Bread (Modern Equivalent)
Yield: 1 loaf
|400g||665ml||2-2/3 Cups||Bread flour, divided, as needed|
|235ml||235ml||1cup less 1 Tablespoon||Hand-hot water, as needed|
|5g||10ml||2 Teaspoons||Active dry yeast|
The night before:
Make the starter by dissolving the salt and yeast in the water. Beat in half the flour until you get a smooth but stringy dough.
Put the rest of the flour into a large bowl, and make a well in the centre. Pour the batter into the well and cover with flour. Cover the bowl with a damp tea towel and set in a room temperature, draft-free space for 10 hours.
In the morning:
Butter a 21cm x 11cm (8-½” x 4-½”/1.2L) loaf pan. Butter a bowl for the next rise.
Mix the batter into a dough and knead until soft, smooth and elastic—add more water or flour, as needed to get the proverbial baby’s bottom. When ready, turn into the buttered bowl. Cover with a damp tea towel and let rise until doubled in volume (1-½ hours, or so)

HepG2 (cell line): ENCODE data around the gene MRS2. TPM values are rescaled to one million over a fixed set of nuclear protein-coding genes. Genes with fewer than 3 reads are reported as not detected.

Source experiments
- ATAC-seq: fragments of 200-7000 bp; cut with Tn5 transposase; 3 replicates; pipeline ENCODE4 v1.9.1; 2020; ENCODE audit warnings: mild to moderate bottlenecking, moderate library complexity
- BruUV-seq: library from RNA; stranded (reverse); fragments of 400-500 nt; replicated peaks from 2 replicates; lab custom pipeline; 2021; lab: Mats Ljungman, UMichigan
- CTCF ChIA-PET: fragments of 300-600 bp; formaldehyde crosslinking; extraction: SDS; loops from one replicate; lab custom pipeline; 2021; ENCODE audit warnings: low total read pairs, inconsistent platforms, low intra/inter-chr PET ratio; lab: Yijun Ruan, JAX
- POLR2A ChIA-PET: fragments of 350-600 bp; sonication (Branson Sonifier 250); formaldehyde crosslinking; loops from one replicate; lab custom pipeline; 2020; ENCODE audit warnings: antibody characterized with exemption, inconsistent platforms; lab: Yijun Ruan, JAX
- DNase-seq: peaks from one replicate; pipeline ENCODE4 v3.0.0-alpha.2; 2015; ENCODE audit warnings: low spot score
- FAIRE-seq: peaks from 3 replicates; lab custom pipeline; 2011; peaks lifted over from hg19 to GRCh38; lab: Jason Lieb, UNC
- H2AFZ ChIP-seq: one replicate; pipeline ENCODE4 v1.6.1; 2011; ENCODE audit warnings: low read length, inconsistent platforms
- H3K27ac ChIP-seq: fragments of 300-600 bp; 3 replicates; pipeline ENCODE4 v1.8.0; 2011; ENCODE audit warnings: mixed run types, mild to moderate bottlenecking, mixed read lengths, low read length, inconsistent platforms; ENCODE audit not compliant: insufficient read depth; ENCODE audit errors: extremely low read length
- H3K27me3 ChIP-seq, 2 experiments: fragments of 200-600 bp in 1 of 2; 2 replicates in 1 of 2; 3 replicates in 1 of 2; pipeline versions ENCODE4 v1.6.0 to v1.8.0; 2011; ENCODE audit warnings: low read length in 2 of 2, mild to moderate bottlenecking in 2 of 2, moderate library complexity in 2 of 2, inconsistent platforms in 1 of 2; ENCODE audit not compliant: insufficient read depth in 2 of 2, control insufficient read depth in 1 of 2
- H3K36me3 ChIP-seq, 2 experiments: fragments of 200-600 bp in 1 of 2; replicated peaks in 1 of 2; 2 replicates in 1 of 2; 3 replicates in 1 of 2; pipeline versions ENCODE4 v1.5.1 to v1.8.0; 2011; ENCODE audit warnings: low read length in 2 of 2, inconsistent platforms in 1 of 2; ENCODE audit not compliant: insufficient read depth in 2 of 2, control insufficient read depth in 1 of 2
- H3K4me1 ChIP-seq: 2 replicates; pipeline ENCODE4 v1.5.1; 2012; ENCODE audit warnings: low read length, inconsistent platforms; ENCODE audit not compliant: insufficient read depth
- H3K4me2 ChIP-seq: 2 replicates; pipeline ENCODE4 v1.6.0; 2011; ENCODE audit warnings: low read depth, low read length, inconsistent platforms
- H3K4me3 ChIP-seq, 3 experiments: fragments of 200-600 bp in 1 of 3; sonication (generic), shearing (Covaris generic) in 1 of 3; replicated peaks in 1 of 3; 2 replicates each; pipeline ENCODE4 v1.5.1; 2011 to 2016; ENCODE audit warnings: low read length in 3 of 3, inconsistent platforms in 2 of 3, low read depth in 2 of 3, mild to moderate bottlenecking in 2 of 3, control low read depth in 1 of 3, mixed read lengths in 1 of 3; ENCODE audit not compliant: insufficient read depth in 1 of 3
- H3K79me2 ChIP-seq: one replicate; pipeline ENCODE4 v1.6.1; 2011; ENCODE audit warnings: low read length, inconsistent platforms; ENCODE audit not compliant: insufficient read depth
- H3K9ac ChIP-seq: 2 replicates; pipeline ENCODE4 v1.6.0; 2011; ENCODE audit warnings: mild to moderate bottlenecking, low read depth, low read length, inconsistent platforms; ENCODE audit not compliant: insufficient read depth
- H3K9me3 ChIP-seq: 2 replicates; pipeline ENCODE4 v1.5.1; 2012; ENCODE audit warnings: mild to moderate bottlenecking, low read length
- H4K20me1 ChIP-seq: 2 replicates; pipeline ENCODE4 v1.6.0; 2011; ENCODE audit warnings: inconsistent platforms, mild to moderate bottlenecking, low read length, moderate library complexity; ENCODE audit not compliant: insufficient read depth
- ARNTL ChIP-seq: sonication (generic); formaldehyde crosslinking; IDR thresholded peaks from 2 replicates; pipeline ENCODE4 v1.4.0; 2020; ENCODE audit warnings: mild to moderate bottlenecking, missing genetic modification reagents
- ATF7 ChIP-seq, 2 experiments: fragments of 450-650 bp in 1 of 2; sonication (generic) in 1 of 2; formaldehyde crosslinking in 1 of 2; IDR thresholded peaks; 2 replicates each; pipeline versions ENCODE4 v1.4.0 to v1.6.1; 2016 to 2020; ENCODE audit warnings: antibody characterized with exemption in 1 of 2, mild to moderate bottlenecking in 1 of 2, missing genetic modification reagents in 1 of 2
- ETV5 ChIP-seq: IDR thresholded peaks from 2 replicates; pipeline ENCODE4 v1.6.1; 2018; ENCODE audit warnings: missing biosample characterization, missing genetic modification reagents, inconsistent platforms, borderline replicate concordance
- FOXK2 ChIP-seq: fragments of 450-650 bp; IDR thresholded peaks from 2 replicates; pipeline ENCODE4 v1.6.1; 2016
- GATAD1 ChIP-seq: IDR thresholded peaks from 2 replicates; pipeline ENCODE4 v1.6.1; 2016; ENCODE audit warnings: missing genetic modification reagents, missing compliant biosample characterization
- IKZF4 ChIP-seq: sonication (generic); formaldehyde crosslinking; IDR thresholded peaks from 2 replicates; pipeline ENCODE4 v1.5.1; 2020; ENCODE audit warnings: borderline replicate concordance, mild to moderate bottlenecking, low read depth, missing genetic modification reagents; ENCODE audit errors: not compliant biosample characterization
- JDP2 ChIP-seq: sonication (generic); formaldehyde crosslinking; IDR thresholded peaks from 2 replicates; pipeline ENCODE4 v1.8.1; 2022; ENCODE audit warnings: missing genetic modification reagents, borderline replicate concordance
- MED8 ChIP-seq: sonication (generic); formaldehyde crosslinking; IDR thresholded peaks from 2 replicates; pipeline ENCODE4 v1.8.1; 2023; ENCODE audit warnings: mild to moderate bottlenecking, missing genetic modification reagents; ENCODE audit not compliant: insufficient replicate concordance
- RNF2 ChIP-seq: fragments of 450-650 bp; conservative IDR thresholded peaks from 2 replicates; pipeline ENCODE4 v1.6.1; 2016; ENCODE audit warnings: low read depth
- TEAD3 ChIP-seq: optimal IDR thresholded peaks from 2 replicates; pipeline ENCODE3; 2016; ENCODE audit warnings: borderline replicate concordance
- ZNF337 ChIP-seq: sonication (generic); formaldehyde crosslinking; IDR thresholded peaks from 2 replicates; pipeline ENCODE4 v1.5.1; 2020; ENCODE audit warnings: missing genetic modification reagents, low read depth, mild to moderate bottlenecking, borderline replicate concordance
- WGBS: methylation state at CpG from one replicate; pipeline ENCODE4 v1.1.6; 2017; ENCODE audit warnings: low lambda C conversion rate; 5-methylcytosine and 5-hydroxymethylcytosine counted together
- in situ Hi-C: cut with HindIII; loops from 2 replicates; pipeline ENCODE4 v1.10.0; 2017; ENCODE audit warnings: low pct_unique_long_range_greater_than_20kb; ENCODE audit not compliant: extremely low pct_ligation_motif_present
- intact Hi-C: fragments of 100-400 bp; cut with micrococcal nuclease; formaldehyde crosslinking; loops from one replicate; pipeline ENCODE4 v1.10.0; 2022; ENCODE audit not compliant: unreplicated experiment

Turn out on a board, and lightly knead. Press the dough into a rectangle approximately 18cm x 30cm. Fold in thirds, so you have a log approximately 18cm long. Pinch the seams to seal. Set seam side down into the buttered loaf pan. Cover with a damp tea towel and let rise in a draft-free place until doubled in volume, and the top has crested the pan (1 to 1-½ hours).
Preheat oven to 190C/375F.
Slash the top, from stem to stern, and brush with butter. Bake for about 20 minutes (or until the bread stops rising).
Increase the oven temperature to 220C/425F.
Continue baking until done (approximately 40 minutes).